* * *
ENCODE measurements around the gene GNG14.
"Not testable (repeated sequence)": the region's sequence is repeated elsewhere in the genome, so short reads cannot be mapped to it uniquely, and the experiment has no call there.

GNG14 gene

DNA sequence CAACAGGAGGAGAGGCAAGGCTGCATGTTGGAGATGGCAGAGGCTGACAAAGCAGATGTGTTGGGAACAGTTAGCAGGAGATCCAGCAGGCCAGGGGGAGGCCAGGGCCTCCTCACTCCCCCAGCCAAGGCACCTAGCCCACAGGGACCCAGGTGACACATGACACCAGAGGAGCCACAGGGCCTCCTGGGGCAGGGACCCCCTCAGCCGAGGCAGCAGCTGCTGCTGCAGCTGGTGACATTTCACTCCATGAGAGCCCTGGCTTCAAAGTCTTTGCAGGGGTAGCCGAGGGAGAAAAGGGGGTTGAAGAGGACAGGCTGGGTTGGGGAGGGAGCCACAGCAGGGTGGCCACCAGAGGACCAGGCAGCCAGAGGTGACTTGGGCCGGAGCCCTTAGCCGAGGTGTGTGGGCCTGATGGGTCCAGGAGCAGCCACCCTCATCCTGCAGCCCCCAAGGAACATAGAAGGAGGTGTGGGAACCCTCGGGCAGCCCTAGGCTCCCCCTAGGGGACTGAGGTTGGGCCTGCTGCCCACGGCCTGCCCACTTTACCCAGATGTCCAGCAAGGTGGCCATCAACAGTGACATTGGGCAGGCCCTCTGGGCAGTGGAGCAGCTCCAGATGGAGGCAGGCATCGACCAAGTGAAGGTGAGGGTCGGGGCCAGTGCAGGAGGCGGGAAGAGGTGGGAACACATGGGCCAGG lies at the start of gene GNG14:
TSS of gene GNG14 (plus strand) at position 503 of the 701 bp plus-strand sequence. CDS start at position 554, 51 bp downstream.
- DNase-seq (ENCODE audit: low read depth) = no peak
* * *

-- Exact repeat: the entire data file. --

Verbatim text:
ENCODE measurements around the gene GNG14.
"Not testable (repeated sequence)": the region's sequence is repeated elsewhere in the genome, so short reads cannot be mapped to it uniquely, and the experiment has no call there.

GNG14 gene

DNA sequence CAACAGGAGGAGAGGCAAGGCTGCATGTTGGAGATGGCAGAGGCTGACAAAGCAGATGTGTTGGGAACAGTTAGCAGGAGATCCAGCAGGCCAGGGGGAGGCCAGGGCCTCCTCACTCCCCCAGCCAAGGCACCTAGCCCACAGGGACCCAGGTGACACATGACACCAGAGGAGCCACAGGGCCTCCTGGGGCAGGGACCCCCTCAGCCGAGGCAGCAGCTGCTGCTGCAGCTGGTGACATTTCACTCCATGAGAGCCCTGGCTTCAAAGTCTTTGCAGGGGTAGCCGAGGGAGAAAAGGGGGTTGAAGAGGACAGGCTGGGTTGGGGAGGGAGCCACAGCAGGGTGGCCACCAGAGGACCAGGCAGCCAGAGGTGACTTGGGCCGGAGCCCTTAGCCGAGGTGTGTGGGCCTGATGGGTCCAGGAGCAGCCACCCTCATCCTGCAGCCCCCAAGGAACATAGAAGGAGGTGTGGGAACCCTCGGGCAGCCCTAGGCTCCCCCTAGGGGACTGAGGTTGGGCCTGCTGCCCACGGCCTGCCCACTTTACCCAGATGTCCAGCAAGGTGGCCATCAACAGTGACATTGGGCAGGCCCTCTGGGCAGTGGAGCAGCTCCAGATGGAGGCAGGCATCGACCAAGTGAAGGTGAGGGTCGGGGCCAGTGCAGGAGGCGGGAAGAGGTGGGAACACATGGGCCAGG lies at the start of gene GNG14:
TSS of gene GNG14 (plus strand) at position 503 of the 701 bp plus-strand sequence. CDS start at position 554, 51 bp downstream.
- DNase-seq (ENCODE audit: low read depth) = no peak